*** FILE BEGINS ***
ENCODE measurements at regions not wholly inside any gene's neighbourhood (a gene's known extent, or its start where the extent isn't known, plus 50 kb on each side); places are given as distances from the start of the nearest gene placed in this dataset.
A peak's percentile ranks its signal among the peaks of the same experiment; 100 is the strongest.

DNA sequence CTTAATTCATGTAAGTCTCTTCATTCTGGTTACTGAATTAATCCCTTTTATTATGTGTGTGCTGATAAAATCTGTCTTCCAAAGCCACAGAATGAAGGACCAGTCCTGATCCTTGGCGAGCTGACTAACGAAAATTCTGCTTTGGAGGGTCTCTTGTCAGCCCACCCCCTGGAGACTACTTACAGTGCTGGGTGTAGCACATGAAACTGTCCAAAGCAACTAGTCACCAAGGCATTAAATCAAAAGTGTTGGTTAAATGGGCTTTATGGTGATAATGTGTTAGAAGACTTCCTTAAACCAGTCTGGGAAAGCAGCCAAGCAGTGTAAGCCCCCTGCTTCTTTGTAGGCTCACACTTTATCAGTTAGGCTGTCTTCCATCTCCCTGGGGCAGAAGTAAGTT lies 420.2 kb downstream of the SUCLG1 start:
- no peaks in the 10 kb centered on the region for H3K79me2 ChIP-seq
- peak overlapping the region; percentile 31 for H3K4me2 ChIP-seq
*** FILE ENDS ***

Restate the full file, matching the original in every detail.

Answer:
ENCODE measurements at regions not wholly inside any gene's neighbourhood (a gene's known extent, or its start where the extent isn't known, plus 50 kb on each side); places are given as distances from the start of the nearest gene placed in this dataset.
A peak's percentile ranks its signal among the peaks of the same experiment; 100 is the strongest.

DNA sequence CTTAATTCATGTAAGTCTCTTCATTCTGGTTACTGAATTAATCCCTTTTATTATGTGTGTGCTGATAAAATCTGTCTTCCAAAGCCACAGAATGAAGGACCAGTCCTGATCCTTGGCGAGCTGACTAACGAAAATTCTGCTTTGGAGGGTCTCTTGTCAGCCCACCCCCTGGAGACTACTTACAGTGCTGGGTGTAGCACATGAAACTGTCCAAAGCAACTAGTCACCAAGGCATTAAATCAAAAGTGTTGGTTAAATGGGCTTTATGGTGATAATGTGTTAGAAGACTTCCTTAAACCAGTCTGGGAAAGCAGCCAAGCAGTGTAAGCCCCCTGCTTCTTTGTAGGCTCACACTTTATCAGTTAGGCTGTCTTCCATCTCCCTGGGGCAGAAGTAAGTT lies 420.2 kb downstream of the SUCLG1 start:
- no peaks in the 10 kb centered on the region for H3K79me2 ChIP-seq
- peak overlapping the region; percentile 31 for H3K4me2 ChIP-seq